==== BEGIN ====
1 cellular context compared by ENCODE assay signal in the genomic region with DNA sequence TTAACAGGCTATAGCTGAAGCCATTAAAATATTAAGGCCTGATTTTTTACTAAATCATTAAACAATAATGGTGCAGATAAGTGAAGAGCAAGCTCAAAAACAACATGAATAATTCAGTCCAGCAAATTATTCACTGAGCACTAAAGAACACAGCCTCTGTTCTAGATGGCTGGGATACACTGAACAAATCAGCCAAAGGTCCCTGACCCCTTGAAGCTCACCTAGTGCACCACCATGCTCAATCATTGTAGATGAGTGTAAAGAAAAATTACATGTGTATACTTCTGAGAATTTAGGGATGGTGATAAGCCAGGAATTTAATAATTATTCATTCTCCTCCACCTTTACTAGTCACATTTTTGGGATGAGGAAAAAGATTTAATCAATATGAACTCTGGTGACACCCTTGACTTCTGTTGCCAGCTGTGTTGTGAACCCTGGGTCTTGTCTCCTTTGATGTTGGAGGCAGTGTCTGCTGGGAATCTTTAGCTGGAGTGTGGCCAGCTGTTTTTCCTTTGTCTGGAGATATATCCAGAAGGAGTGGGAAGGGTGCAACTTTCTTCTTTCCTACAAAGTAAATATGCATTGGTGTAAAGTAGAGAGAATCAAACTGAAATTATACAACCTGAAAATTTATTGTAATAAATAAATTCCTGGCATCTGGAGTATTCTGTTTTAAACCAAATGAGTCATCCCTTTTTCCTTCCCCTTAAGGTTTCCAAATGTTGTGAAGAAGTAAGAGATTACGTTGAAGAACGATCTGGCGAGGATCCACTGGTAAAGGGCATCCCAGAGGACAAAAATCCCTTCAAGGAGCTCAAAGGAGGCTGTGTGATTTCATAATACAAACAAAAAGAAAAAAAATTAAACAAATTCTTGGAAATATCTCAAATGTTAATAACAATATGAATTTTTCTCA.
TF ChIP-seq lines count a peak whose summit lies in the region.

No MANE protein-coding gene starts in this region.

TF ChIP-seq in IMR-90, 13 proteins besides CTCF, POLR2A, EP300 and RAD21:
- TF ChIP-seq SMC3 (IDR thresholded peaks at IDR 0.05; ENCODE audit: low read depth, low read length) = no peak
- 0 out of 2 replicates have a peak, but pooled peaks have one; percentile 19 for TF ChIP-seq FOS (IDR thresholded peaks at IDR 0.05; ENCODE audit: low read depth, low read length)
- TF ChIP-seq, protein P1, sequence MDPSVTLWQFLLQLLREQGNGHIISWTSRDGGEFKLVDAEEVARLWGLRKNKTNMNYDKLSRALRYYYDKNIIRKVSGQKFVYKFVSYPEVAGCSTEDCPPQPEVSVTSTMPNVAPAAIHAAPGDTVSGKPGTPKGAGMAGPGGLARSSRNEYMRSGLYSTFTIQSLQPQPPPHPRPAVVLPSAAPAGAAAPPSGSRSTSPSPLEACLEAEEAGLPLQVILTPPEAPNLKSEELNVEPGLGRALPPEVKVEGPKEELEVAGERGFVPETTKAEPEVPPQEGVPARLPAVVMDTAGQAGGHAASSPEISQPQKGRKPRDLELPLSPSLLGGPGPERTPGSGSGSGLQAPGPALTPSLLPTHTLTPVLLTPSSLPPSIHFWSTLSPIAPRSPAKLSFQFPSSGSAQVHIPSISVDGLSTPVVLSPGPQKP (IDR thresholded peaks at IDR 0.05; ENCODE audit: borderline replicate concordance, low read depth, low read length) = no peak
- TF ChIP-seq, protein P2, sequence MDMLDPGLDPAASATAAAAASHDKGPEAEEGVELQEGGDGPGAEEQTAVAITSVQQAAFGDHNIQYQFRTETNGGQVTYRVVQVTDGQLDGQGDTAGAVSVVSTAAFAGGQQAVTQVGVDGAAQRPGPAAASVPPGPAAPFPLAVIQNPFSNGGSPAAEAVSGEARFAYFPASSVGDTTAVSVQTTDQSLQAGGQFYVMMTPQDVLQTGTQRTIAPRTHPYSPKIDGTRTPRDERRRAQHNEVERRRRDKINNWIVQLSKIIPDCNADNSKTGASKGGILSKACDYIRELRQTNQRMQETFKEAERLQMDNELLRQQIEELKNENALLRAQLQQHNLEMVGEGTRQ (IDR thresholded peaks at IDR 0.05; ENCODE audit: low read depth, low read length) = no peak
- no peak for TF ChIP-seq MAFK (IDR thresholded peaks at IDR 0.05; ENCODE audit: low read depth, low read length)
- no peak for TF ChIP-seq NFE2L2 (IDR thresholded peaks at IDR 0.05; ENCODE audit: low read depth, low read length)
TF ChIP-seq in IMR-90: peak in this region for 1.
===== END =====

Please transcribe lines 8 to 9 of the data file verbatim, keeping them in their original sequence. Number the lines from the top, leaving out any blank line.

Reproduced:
- TF ChIP-seq, protein P2, sequence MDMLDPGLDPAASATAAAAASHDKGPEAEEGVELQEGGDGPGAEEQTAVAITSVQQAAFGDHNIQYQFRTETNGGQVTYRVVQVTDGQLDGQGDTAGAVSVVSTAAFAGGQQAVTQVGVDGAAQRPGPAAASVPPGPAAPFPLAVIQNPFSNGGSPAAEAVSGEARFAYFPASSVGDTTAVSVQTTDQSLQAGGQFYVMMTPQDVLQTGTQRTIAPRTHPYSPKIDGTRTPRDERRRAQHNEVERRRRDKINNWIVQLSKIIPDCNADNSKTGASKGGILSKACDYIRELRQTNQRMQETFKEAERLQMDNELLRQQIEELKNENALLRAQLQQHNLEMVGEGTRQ (IDR thresholded peaks at IDR 0.05; ENCODE audit: low read depth, low read length) = no peak
- no peak for TF ChIP-seq MAFK (IDR thresholded peaks at IDR 0.05; ENCODE audit: low read depth, low read length)